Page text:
December 10, 2010 Updated December 11, 2010
Update, December 8, 3:30 p.m.: According to a release issued by the International Association of Antarctic Tour Operators (IAATO), Clelia II is now operating at normal speed during its northbound crossing of the Drake Passage. Fred DeSousa, a spokesperson for Travel Dynamics (the ship's operator), told Cruise Critic that it was expected to arrive in Ushuaia late Thursday night or early Friday morning. The next scheduled cruise, which was set to embark today, has naturally been canceled. DeSousa said the impacted passengers have been flown home and that the ship will be ready for its December 17 departure. The IAATO release added that Clelia II is carrying 88 passengers, all of which are from the United States, and 77 crew. One clarification: the ship, which is operated by New York-based Travel Dynamics International, was chartered to Grand Circle Travle. It is not operated by Polar Cruises as originally reported.
(10:30 a.m. EDT) -- News outlets are reporting that an expedition cruise ship returning from Antarctica suffered engine failure yesterday due to rough weather but is now crawling back to its Argentinean homeport under its own power.
The Herald Sun said Polar Cruises-operated Clelia II ran into trouble on Tuesday afternoon while transiting the Drake Passage and was experiencing what the Argentine navy termed "serious handling limitations."
According to the Herald Sun, the crew was later able to fix the problem. The Argentinean Navy told the Associated Press that the ship, which was scheduled to return to Ushuaia today (Wednesday), is now heading for the port at 4 knots. All passengers are safe and the ship is being accompanied by an Argentine naval vessel. We're unsure of when the ship will arrive in Ushuaia.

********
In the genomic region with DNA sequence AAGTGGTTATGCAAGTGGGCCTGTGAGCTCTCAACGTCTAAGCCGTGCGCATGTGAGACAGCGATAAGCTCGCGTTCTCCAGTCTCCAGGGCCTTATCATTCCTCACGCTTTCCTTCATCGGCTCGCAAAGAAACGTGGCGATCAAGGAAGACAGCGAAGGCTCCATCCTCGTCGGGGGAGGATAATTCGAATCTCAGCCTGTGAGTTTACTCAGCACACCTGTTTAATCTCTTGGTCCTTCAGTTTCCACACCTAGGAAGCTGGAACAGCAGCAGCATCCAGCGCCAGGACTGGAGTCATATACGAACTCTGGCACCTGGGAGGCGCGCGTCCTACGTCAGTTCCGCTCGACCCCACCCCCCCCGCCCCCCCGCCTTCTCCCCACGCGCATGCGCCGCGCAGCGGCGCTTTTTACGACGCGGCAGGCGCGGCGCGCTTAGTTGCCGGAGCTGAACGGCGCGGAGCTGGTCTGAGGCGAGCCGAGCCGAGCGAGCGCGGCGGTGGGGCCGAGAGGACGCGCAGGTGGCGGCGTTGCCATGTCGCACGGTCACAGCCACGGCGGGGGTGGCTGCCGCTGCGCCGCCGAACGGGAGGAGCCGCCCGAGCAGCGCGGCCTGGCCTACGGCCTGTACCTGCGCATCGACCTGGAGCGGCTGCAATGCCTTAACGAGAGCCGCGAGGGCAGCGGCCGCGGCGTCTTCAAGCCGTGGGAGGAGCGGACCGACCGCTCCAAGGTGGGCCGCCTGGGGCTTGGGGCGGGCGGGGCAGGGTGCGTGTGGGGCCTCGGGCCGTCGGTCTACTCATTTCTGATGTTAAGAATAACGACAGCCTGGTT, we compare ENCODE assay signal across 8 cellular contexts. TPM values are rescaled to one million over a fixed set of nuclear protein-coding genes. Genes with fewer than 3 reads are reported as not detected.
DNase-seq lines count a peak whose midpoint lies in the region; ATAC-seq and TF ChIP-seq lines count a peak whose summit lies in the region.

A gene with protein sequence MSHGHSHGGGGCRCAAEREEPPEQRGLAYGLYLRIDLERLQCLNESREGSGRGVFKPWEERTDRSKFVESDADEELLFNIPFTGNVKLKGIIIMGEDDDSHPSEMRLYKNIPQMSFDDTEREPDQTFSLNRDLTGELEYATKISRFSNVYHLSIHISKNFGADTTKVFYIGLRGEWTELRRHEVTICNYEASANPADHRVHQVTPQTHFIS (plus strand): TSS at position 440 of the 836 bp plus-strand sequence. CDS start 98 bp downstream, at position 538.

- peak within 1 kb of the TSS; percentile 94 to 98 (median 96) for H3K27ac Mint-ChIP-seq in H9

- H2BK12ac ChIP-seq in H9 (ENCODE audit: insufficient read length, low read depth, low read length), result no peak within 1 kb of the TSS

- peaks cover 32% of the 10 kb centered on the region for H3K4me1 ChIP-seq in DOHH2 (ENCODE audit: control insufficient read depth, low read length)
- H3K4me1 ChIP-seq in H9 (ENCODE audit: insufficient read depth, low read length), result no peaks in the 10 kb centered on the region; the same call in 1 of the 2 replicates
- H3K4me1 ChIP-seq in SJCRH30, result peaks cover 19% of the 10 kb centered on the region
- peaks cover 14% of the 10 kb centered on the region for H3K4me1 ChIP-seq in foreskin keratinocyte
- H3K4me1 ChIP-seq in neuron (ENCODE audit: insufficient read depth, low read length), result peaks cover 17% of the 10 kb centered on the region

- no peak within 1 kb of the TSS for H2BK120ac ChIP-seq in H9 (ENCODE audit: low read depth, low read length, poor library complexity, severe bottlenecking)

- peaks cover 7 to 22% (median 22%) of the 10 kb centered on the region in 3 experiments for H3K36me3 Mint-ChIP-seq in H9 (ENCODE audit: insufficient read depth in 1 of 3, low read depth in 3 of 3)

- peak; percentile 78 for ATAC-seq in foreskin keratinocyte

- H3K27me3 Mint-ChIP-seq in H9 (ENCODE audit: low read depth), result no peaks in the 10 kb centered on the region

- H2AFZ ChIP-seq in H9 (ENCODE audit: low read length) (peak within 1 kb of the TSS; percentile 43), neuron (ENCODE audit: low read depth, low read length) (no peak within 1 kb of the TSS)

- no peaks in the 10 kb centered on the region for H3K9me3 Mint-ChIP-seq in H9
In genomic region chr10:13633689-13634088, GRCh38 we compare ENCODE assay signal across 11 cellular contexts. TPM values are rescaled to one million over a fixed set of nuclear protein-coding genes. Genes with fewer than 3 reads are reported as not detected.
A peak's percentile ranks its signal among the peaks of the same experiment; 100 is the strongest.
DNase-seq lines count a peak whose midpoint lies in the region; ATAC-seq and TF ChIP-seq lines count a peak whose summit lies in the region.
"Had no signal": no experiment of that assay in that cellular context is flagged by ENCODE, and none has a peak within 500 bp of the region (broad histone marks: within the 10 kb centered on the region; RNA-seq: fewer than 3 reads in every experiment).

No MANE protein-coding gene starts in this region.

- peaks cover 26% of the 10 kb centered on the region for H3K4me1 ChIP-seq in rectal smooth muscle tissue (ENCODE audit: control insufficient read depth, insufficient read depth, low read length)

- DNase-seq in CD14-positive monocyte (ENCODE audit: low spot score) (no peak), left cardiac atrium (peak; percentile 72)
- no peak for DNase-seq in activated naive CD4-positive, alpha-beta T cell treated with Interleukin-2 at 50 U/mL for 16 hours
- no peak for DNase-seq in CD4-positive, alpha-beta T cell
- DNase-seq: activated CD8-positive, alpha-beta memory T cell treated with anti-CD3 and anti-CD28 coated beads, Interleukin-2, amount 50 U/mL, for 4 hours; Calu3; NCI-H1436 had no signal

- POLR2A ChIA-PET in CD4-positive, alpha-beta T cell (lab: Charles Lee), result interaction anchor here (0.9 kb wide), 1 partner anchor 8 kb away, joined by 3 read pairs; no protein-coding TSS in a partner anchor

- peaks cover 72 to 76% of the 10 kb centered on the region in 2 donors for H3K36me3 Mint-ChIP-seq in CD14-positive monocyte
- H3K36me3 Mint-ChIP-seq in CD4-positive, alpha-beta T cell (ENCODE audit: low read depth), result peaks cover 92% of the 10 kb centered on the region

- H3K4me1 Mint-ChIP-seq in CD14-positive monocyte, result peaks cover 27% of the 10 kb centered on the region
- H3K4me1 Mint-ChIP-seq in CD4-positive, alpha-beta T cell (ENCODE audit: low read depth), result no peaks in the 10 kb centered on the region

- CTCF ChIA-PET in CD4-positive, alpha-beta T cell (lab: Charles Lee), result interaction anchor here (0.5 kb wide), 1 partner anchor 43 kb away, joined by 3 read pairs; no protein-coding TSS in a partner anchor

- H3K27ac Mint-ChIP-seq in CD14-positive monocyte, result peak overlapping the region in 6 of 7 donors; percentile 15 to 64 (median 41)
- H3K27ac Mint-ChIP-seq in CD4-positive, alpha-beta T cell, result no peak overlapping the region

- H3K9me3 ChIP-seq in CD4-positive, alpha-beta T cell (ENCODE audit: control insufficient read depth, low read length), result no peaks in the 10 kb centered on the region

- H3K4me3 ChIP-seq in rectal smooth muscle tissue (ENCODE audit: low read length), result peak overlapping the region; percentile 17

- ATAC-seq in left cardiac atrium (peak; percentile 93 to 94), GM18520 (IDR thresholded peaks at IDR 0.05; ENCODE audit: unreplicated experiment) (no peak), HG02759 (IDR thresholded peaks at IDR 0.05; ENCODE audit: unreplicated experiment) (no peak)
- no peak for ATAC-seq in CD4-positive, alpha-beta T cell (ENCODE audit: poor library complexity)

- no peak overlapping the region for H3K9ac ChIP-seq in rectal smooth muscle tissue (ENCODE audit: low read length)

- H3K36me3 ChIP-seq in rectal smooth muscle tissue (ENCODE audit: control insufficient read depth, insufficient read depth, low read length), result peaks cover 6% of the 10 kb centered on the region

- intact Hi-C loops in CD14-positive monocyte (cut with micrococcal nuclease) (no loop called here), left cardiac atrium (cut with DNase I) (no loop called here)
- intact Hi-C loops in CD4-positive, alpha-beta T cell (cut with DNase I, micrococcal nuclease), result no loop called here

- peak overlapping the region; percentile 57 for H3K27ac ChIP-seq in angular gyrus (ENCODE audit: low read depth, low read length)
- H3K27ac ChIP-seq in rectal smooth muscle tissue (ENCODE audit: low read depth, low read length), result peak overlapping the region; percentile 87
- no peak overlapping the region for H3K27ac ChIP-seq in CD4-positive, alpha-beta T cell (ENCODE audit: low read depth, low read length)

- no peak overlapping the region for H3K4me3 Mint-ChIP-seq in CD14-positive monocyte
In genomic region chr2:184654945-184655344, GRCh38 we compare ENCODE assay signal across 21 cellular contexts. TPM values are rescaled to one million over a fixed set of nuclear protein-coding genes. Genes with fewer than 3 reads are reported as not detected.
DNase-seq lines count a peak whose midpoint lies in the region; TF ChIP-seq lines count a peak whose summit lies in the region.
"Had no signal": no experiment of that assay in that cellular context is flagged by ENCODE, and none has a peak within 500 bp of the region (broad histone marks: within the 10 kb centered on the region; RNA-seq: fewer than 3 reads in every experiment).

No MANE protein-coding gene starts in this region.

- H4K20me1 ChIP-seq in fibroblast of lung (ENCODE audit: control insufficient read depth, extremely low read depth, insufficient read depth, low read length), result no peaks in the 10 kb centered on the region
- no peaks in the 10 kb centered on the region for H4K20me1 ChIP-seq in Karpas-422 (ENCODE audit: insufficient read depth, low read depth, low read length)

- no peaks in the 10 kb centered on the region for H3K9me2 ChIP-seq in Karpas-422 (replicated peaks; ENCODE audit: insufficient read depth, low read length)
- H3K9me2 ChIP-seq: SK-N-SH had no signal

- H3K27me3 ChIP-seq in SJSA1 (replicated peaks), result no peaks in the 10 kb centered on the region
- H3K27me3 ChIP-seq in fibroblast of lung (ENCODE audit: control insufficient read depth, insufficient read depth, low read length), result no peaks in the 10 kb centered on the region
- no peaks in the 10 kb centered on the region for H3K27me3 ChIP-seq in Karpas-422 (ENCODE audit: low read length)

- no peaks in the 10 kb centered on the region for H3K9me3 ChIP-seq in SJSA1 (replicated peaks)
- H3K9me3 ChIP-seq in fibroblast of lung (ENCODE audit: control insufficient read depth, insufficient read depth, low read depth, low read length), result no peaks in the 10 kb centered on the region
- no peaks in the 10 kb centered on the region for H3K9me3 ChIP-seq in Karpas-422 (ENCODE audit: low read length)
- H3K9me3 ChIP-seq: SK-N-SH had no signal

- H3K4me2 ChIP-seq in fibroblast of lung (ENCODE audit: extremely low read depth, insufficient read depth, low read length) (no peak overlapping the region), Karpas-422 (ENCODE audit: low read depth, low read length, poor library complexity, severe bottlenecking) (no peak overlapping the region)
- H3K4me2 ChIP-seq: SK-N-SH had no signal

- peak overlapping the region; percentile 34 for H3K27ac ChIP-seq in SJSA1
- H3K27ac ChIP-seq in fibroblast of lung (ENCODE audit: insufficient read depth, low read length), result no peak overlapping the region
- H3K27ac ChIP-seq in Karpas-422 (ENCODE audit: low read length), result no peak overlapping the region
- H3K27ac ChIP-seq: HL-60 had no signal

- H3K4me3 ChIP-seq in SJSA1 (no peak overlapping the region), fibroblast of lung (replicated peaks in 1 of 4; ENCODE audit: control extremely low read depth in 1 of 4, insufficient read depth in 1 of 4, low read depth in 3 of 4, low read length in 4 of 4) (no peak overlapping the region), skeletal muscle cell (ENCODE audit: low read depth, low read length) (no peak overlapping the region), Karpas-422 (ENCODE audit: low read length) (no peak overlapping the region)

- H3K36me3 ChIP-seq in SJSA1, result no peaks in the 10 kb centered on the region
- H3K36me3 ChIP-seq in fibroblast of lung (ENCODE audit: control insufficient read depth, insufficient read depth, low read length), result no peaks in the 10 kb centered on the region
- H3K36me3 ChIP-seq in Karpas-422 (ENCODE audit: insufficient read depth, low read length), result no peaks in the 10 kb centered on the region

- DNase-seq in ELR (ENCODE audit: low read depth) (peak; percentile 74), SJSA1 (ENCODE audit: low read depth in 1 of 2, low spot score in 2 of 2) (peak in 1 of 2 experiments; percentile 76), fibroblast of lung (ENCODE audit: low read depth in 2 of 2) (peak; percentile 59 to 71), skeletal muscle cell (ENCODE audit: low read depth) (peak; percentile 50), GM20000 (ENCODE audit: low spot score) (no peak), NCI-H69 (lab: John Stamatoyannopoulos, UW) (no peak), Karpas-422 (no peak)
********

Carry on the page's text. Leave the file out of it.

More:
Reports on the number of passengers and crew onboard the Clelia II have varied. The Marine Log stated that the ship, which officially carries 100 passengers at double occupancy, had 101 passengers and 65 crew. Bowermaster reported that it's carrying 88 passengers, all from the United States, and 77 crew -- and that one of the crewmembers suffered a minor injury. We've reached out to Polar Cruises for comment via e-mail and phone, but the expedition-travel operator has yet to respond.
The Marine Log is also reporting that the Argentinean Navy Search and Rescue Coordinating Center was notified of Clelia II's situation by Lindblad Expeditions' National Geographic Explorer, which was in the vicinity. The following video, which was taken by Fiona Stewart/Garett McIntosh from NG Explorer and first posted by John Bowermaster, shows the ship in distress:
This isn't the first time Clelia II has encountered issues in Antarctica. In December 2009, the ship hit rocks while preparing a passenger landing at Petermann Island, Antarctic Peninsula. On that occasion, it suffered damage to a propeller and had to be returned to Ushuaia under escort and pulled from service for repairs.
We'll keep you posted.
--by Dan Askin, Associate Editor, and Kelly Ranson, U.K. Editor